MATRIZ Official Certification Program TRIZ Specialist in Education - Level 1

MATRIZ Official Certification Program
TRIZ Specialist in Education - Level 1
Development of Critical and Innovative Thinking with TRIZ

1. Tools

1. The importance of critical and innovative thinking development in the modern world. TRIZ as a basis for the formation of transversal competences. History of TRIZ
1.1 History of creation and evolution of TRIZ. Areas of application of modern TRIZ.
1.2 Altshuller’s heritage: TRIZ, Creative Imagination Development (CID), Theory of Creative individual Development (TRTL)
1.3 TRIZ in Education. TRIZ Masters and schools.

2. Development of thinking styles and information perception channels, their role in the TRIZ system

2.1 Formation of sensory experience (studying the properties of objects through perception channels, manipulation and experiments).
2.2 Definition, goals, stages and ways of development of visual and associative thinking.
2.3 Exercises and games for the development of visual and associative thinking in classroom.
2.4 Developing a lesson for visual, associative thinking and sensory experience development.

3. Psychological Inertia (PI). Ways of overcoming it

3.1 Definition. Three categories according to the source of PI (interaction with the object, interaction with the environment, reaction of the subject)
3.2 Types of PI (inertia of habitual function; inertia of habitual properties, states, parameters; inertia of principle of action, field of knowledge; inertia of redundant information; inertia of habitual special terms). Examples and ways of overcoming it.
3.3 Tasks and games to overcome PI in classroom.
3.4 Practical task. Developing a lesson using PI breaking tools.

4. Creative Imagination Development (CID). Principles and methods of CID

4.1 History of creation. Principles and methods of CID.
4.2 Fantasizing principles (increase-decrease; merging-segmentation; vitalization-petrification; “the other way round”; dynamics-statics)
4.3 Application of the fantasizing principles in education.
4.4 Practical task. Designing a lesson using at least two fantasizing principles.
4.5 Methods of CID (method of focal objects; Robinson Crusoe method; analogy method; morphological analysis; snowball method; method of the numbered axis).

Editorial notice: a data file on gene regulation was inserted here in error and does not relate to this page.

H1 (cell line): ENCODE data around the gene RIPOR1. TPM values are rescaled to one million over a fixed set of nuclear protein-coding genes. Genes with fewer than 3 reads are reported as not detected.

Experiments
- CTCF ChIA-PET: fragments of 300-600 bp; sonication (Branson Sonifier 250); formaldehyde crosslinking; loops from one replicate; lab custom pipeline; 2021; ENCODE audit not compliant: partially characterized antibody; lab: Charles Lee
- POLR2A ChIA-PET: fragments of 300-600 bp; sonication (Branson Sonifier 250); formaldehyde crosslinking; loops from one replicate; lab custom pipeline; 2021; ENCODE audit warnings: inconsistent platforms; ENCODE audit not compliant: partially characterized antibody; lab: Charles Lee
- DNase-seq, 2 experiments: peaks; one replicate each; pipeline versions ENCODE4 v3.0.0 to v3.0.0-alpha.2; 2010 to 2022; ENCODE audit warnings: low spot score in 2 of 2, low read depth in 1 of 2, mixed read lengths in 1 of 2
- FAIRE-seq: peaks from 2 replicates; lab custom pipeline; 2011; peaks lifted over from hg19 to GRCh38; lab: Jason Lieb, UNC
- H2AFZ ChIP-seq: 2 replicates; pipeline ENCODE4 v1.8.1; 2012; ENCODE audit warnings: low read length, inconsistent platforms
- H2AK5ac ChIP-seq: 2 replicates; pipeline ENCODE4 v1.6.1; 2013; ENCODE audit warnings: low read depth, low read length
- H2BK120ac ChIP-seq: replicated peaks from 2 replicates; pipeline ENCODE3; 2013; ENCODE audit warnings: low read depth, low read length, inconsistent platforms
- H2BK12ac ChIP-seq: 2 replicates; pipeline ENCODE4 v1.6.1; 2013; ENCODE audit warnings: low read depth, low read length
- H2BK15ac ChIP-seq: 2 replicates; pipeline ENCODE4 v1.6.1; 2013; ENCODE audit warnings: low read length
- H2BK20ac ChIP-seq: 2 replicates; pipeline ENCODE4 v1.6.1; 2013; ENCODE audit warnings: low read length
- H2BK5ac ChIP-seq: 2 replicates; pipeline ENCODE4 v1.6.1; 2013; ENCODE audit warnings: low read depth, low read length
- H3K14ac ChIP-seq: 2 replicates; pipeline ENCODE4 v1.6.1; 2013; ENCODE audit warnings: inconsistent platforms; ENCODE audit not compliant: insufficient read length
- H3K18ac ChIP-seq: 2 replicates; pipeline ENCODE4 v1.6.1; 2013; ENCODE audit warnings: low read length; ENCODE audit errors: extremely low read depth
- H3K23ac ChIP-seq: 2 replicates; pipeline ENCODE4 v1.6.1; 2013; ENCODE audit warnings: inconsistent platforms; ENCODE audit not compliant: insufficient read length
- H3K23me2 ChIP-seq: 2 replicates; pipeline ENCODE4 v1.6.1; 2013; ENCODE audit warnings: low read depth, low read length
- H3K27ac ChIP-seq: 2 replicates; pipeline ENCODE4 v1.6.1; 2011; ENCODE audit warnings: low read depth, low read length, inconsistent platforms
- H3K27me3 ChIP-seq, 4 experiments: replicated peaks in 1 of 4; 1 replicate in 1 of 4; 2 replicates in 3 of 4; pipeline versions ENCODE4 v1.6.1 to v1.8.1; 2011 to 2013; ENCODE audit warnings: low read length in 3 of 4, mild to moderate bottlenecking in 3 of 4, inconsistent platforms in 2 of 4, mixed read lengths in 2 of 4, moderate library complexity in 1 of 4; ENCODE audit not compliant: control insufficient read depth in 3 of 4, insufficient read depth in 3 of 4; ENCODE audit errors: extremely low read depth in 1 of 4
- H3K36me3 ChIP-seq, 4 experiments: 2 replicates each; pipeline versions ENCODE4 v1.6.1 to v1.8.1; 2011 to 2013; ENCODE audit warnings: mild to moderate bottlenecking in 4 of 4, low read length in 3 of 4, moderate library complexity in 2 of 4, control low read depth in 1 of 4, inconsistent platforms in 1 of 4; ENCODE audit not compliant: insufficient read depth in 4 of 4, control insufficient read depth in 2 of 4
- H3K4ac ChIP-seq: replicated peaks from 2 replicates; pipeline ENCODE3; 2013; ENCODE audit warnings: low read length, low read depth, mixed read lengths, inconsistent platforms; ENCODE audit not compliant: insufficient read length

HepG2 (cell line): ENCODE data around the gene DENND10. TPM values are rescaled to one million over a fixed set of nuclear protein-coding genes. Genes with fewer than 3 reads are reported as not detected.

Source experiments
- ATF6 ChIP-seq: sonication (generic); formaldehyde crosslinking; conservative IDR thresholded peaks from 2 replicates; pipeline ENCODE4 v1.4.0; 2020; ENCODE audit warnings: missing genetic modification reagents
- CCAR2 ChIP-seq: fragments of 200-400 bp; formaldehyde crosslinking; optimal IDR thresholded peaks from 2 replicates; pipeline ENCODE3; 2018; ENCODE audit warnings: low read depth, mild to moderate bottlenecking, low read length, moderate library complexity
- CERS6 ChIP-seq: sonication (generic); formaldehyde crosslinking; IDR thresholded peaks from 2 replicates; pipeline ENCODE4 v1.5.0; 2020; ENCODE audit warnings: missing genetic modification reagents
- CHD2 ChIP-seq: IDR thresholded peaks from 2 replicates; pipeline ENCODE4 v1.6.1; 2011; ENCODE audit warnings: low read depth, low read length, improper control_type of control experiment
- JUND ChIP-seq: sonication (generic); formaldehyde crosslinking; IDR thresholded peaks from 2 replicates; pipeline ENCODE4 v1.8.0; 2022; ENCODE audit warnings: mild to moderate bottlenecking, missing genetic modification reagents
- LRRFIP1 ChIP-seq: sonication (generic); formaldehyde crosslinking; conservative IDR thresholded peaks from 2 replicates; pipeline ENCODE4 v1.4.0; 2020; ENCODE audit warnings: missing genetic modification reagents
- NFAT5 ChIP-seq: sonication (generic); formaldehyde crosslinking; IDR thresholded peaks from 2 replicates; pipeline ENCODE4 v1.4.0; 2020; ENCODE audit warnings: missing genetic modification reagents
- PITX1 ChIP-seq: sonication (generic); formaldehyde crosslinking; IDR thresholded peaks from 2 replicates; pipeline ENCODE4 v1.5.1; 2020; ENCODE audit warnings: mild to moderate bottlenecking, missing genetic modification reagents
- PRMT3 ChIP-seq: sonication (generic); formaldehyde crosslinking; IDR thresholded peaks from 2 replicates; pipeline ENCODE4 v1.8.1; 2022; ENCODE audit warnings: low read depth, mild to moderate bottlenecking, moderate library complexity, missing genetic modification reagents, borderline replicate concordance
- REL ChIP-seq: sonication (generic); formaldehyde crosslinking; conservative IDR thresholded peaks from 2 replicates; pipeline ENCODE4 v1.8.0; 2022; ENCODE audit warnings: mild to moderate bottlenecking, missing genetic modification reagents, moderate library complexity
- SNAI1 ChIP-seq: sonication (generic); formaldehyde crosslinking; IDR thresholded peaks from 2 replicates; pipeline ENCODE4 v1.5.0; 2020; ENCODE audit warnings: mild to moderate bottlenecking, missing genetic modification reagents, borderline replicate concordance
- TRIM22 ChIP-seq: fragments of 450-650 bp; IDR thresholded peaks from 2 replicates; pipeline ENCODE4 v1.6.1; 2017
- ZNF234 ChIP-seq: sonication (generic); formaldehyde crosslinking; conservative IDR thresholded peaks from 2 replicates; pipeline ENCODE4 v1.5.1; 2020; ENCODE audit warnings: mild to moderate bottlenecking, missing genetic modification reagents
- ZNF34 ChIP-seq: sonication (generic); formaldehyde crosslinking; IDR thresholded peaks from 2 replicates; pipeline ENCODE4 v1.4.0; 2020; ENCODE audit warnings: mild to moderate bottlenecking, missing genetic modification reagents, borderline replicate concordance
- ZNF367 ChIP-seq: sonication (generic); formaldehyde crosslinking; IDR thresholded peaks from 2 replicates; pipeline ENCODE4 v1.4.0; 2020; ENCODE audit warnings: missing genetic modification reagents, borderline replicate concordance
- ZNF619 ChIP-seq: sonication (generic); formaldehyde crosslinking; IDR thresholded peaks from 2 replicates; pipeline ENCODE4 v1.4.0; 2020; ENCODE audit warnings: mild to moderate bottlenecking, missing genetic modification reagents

4.6 Application of CID methods in education.
4.7 Criteria for evaluating creative works.
4.8 Practical task. Developing a lesson using any of the CID methods.

5. Introduction to Function Analysis (FA)

5.1 Definition, stages of function analysis, significance and boundaries of application.
5.2 Function (definition, conditions of existence and formulation rules). Function categories: useful (main, additional, auxiliary), harmful. Levels of performance of useful functions.
5.3 Problem solving using the TRIZ functional approach applied to education (finding the missing component of the function).
5.4 Practical task. Developing an exercise/game using functional approach.

6. Introduction to Cause-Effect Chains Analysis

6.1 Definition. Types of causal relationships ("If ... then", "because"). “And”, “or” operators.
6.2 Building cause-effect chains. Identification of key disadvantages.
6.3 Application of cause-effect chains analysis model in classroom.
6.4 Practical task. Developing an exercise/game using cause-effect chains.

7. System Operator (SO). Poly-Screen Model

7.1 Basic concepts: system and its boundaries, supersystem, subsystem.
7.2 System development, building a system operator (9 screens).
7.3 Poly-screen model (ontogenesis, phylogenesis). Differences between the poly-screen model and the system operator.
7.4 Application of the system operator and the poly-screen model in education.
7.5. Practical task. Developing a lesson using the SO/poly-screen model.

8. Contradiction

8.1 Definition. Types of contradiction.
8.2 Formulation of physical contradiction. Ways to resolve a physical contradiction.
8.3 Application of the physical contradiction model in education.
8.4 Practical task. Developing games/exercises to build up the skill of formulating a physical contradiction.

9. Problems and problem-solving algorithms

9.1 Types of problems (research, inventive) and their definitions.
9.2 Pre-TRIZ methods of problem solving (brainstorming, analogy method).
9.3 Types of resources and resource analysis. Problem solving with resource approach.
9.4 Problem solving chain “physical contradiction – ideal final result – resources”.
9.5 Analysis and evaluation criteria for solutions.
9.6 Searching and making up problems for educational purposes.
9.7. Practical task. Composing and solving a problem with the help of TRIZ tools.

10. Lesson Constructor

10.1 Aims, means, content of classes.
10.2 Subject class with TRIZ tools Lesson Constructor.
10.3 TRIZ Lesson Constructor.
10.4 Developing games and exercises with TRIZ Tools.
10.5 Practical task. Independent development of a lesson.

11. Final test and practical task

11.1 Written test
11.2 Developing a game or exercise for children aimed at learning a TRIZ tool, CID technique or method (should include description of the purpose of the game, rules, necessary attributes).
11.3 Drawing up a lesson plan for mastering a TRIZ tool by young learners (at the choice of a participant).
11.4 Developing four tasks for children that demonstrate the integration of TRIZ tools with academic subjects, a particular unit or topic. Required tools for integration: system operator and poly-screen, function, cause-effect chains, problem solving with application of IFR, contradictions and resources.